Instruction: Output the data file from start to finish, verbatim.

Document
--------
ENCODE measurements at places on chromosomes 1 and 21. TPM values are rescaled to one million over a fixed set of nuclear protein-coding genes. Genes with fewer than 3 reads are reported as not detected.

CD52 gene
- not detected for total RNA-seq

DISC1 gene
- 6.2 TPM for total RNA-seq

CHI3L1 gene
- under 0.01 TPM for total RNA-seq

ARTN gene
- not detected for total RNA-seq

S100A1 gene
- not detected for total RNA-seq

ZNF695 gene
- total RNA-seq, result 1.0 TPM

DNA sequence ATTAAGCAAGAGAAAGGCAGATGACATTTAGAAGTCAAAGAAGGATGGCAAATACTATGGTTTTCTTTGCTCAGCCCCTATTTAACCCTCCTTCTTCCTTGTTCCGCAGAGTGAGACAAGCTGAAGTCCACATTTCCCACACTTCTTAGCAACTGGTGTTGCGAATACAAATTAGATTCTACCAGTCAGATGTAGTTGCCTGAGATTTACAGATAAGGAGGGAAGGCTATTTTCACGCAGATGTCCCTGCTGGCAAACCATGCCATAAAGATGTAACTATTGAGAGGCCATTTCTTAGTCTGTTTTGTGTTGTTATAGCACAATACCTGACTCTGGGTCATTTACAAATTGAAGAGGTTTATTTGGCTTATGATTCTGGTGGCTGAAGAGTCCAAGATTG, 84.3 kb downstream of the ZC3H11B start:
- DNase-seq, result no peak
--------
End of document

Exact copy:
ENCODE measurements at places on chromosomes 1 and 21. TPM values are rescaled to one million over a fixed set of nuclear protein-coding genes. Genes with fewer than 3 reads are reported as not detected.

CD52 gene
- not detected for total RNA-seq

DISC1 gene
- 6.2 TPM for total RNA-seq

CHI3L1 gene
- under 0.01 TPM for total RNA-seq

ARTN gene
- not detected for total RNA-seq

S100A1 gene
- not detected for total RNA-seq

ZNF695 gene
- total RNA-seq, result 1.0 TPM

DNA sequence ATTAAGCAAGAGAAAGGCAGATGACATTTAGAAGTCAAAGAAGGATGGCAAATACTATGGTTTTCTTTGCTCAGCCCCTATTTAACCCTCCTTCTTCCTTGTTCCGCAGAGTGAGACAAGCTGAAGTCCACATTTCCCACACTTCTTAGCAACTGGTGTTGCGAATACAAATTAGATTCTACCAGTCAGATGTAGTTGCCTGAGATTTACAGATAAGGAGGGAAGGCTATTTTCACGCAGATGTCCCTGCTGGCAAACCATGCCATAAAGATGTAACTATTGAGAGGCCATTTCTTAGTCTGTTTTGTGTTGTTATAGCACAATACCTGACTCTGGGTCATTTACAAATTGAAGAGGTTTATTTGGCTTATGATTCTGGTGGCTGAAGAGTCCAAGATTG, 84.3 kb downstream of the ZC3H11B start:
- DNase-seq, result no peak